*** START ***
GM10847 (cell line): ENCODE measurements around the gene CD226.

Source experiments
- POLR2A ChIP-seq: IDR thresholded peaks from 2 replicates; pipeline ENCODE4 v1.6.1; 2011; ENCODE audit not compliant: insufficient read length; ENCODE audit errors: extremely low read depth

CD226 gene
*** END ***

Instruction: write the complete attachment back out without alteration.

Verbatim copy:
GM10847 (cell line): ENCODE measurements around the gene CD226.

Source experiments
- POLR2A ChIP-seq: IDR thresholded peaks from 2 replicates; pipeline ENCODE4 v1.6.1; 2011; ENCODE audit not compliant: insufficient read length; ENCODE audit errors: extremely low read depth

CD226 gene